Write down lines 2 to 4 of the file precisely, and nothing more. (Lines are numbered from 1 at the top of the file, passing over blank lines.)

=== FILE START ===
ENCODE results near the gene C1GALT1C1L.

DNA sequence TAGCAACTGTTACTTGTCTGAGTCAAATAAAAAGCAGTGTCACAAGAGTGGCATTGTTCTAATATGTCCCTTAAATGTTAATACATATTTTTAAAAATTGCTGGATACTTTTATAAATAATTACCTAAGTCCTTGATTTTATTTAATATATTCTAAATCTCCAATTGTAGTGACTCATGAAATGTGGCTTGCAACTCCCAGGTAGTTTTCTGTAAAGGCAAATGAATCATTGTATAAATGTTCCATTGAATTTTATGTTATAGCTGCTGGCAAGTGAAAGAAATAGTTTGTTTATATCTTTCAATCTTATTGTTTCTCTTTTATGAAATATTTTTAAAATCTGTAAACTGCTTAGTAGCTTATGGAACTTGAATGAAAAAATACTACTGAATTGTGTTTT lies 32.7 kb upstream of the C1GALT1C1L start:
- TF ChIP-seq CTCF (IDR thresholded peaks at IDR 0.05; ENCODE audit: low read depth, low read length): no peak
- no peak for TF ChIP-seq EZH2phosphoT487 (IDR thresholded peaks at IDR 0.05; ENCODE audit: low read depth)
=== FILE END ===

DNA sequence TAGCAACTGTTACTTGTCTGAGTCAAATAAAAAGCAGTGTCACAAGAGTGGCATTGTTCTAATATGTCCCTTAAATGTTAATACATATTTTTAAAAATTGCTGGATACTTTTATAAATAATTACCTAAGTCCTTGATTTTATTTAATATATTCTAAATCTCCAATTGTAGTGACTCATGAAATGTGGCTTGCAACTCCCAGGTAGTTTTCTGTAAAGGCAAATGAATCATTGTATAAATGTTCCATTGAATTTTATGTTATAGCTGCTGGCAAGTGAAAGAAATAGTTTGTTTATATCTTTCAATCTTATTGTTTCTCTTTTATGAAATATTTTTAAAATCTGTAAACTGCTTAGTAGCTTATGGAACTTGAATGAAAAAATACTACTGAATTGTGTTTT lies 32.7 kb upstream of the C1GALT1C1L start:
- TF ChIP-seq CTCF (IDR thresholded peaks at IDR 0.05; ENCODE audit: low read depth, low read length): no peak
- no peak for TF ChIP-seq EZH2phosphoT487 (IDR thresholded peaks at IDR 0.05; ENCODE audit: low read depth)